Technical Info
Company Info
4313 Nebraska Court
Pomfret, MD 20675
Phone:  (301) 934-5605
Fax: (301) 934-5606
Evaluation for Flow-Accelerated Corrosion   (Erosion-Corrosion) for Nuclear, Fossil, and Industrial Steam Generation
Copyright (c) 2012  Jonas, Inc.  All Rights Reserved
-  Preliminary assessment (drawings, flow velocities, cycle design, experience)
-  Component details and actual installation (walkdown, assembly, past history)
-  Final system and/or component description and operating and inspection/maintenance history
-  Computer modeling, calculation of erosion-corrosion rates, contributions of individual effects
-  Monitoring of wall thinning rate
-  Report with conclusions and recommendations
-  Implementation of engineering solutions
-  Follow-up
Project Tasks (one or more)
On December 9, 1986, a rupture occurred in an 18-inch diameter elbow in the feedwater pipe leading to the main feed pump "A" of Virginia Power Surry Unit #2.  The "break before leak" demonstrated itself as the separation of a large piece of the carbon steel elbow, which was found to have been significantly weakened by wall thinning caused by flow-accelerated corrosion (FAC, E-C).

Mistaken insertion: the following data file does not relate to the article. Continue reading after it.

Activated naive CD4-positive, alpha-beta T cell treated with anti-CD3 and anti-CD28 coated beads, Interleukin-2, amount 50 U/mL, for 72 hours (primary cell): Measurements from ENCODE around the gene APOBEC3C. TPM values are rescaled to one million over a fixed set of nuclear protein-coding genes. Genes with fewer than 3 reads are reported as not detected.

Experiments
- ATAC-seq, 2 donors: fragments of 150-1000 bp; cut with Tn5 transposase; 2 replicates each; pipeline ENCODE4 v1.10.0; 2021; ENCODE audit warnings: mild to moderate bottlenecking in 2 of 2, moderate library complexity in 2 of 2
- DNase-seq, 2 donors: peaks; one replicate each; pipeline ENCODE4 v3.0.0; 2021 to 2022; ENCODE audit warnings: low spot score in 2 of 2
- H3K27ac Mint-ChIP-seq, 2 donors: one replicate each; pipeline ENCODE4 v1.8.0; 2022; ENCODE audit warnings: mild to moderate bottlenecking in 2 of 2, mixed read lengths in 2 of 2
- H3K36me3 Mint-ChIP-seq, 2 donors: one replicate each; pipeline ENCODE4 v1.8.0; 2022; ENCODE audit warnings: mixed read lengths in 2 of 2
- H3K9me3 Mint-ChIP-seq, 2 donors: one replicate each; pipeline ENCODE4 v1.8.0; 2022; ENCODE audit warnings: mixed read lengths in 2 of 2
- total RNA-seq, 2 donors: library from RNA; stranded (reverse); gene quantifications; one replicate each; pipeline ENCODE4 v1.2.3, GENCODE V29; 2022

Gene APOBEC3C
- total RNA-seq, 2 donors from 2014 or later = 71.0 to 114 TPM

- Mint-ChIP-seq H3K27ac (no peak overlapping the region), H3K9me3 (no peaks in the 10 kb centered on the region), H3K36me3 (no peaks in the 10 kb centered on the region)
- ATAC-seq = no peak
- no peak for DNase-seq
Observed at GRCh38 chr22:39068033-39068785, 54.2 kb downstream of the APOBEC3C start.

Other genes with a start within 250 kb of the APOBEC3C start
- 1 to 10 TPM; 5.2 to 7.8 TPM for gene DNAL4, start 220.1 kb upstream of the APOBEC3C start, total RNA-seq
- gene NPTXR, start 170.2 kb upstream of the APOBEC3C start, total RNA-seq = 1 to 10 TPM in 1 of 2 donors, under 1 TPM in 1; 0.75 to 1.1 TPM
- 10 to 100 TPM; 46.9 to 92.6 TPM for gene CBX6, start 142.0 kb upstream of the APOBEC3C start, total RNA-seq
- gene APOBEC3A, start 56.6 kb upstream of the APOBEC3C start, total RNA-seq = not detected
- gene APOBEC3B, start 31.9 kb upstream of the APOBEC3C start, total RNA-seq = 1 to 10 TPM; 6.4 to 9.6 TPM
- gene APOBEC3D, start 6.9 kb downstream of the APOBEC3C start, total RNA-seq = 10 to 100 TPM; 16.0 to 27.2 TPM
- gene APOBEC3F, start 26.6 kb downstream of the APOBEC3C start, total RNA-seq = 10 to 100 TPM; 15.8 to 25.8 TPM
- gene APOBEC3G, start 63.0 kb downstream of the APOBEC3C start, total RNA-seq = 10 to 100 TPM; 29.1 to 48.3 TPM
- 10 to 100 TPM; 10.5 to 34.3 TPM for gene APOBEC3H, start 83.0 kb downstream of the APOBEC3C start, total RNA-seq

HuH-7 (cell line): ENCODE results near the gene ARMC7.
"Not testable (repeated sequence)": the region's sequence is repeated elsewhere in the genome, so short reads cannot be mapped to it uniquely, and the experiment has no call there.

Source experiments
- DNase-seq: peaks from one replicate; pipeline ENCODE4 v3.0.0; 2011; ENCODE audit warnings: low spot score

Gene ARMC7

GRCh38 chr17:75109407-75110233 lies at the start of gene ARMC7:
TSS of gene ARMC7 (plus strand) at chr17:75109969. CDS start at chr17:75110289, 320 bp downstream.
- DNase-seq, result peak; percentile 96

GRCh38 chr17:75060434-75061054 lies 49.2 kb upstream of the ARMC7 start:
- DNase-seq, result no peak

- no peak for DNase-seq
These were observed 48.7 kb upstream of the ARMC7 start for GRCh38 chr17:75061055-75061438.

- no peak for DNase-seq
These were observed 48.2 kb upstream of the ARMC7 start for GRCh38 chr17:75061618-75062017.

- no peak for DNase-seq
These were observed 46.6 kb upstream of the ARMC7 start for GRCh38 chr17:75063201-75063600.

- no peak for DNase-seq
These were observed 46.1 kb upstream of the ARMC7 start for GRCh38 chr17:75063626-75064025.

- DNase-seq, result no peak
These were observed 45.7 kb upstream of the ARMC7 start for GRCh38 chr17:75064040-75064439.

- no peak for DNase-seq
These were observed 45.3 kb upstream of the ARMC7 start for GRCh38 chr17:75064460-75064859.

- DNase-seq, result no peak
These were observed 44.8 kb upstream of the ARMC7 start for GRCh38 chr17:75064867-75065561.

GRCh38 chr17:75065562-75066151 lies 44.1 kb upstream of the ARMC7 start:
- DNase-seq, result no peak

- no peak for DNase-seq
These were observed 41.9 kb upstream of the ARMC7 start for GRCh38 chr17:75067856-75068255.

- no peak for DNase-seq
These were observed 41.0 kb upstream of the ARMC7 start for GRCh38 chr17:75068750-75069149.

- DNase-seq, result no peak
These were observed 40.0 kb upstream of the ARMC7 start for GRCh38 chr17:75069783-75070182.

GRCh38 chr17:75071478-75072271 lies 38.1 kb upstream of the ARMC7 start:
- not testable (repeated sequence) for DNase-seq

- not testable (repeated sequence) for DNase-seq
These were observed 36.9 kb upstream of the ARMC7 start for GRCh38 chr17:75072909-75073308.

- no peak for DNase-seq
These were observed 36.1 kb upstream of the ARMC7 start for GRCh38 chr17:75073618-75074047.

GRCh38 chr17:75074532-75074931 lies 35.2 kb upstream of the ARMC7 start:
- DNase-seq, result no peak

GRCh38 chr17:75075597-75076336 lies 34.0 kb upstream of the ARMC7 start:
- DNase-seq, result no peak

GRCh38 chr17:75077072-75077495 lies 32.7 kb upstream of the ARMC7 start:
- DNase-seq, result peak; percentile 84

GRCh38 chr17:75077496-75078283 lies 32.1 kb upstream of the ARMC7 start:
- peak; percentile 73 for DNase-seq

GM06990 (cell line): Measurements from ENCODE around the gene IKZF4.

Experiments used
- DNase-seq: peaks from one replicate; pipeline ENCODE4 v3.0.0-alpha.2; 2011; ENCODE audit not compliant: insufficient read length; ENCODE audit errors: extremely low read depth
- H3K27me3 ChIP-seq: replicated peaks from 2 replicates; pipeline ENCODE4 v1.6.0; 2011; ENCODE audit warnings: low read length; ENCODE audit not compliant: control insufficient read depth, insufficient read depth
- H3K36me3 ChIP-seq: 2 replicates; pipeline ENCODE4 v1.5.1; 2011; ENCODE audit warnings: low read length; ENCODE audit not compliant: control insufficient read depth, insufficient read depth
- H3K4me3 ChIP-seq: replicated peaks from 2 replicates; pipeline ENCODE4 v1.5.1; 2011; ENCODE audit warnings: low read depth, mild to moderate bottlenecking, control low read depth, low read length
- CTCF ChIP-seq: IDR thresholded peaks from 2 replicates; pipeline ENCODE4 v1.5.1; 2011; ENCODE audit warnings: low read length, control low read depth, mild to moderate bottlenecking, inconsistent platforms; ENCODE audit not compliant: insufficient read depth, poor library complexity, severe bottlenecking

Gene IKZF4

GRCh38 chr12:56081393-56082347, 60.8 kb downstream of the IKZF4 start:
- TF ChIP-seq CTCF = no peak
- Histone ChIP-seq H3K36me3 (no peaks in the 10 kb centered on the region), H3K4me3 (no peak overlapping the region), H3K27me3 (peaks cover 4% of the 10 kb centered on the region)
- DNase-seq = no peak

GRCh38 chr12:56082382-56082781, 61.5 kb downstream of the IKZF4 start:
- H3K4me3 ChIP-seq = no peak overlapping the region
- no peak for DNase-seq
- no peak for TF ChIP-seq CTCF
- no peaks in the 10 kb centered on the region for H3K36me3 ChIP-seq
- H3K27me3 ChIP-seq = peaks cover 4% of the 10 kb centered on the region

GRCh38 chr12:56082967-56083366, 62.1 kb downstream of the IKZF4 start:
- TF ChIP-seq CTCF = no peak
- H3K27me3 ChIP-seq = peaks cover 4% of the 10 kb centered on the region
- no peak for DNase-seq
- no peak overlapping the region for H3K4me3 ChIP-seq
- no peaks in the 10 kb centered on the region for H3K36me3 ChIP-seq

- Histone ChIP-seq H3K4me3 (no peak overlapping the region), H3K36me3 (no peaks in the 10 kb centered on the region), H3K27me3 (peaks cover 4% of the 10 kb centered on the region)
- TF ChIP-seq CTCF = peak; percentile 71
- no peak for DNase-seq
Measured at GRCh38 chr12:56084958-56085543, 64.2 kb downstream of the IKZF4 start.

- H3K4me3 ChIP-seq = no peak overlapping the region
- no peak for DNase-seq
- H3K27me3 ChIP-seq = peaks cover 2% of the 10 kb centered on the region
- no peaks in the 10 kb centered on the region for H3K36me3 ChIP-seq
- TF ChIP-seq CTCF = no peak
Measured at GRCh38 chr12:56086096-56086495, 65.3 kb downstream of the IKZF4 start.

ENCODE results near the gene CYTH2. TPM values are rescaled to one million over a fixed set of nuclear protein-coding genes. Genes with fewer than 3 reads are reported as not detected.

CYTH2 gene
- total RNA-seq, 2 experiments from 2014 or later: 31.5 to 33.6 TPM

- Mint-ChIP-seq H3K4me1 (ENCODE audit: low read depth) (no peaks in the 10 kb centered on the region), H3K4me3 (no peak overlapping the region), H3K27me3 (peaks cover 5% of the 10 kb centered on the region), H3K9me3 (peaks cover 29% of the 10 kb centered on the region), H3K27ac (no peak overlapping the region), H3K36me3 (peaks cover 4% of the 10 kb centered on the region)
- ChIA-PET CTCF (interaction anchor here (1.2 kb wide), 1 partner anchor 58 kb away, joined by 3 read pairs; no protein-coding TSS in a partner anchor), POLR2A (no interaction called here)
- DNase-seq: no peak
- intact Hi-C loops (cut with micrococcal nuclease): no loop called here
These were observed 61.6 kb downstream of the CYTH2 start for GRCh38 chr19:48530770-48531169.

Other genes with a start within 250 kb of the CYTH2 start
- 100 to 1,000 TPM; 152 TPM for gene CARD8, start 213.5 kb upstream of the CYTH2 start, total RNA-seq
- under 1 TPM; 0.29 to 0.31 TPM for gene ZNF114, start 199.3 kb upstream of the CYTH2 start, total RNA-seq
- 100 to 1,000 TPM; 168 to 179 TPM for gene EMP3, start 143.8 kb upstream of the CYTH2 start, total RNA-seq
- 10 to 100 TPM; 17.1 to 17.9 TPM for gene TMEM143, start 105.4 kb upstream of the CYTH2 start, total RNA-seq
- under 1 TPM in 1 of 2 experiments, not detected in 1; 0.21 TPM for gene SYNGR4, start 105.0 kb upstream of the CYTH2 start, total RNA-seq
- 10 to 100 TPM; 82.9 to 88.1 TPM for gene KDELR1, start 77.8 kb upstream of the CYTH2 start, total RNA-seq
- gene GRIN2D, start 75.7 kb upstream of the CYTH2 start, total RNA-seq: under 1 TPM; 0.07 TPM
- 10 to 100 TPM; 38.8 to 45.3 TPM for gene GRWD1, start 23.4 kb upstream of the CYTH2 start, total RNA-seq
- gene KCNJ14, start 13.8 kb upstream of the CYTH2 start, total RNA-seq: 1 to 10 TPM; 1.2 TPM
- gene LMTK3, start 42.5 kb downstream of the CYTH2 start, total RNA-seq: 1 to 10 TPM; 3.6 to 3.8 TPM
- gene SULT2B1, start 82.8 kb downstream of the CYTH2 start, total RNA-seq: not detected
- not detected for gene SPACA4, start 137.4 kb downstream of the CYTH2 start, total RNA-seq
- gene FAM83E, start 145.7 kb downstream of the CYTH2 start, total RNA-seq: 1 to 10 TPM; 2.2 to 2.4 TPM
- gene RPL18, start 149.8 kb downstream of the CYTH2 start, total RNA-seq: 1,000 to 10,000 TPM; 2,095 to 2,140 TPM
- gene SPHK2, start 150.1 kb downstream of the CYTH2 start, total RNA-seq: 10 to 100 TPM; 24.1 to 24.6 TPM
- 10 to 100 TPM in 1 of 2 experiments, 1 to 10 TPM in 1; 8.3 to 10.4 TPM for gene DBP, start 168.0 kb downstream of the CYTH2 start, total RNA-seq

In 1995, a fatal pipe break at the economizer inlet occurred at a Wisconsin utility and in 1996 at a Wisconsin paper mill.  An industry survey revealed that wall thinning by flow-accelerated corrosion, as well as formation of excessive amounts of corrosion products in the steam cycle is a widespread problem.  Almost 100% of PWR unit wet steam and 50% of preboiler systems, 30% of fossil, and 40% of industrial units in the U.S. are affected. Flow-accelerated corrosion is also very common in the combined cycle units in piping and HRSGs.  It can lead to catastrophic failures, leaks in feedwater, wet steam, and condensate piping, interference with proper cycle chemistry control, and accumulation of corrosion products in steam generators, turbines, and on heat transfer surfaces.
Using various sources of field and laboratory data, Jonas, Inc. has developed an evaluation procedure as described below.
Figure 1.  Example of Failure due to Flow-Accelerated Corrosion
Evaluation of Combined
      Objectives of the Evaluation:
-  Component Geometry
   -  Find and Select Components to be Inspected                                                
-  Flow Velocity
   -  Interpret NDT Results
-  Water and Steam Properties
   -  Find Root Causes of Wall Thinning
-  Material Composition
   -  Determine Inspection Interval
-  Water Chemistry
   -  Determine Effects on Cycle Iron Transport
-  Operating Experience
   -  Recommend Engineering Solutions
Serving the power industry since 1983
Specializing in Sampling and Instrumentation, Corrosion,
Water and Steam Chemistry, and Failure Analysis
Jonas, Inc.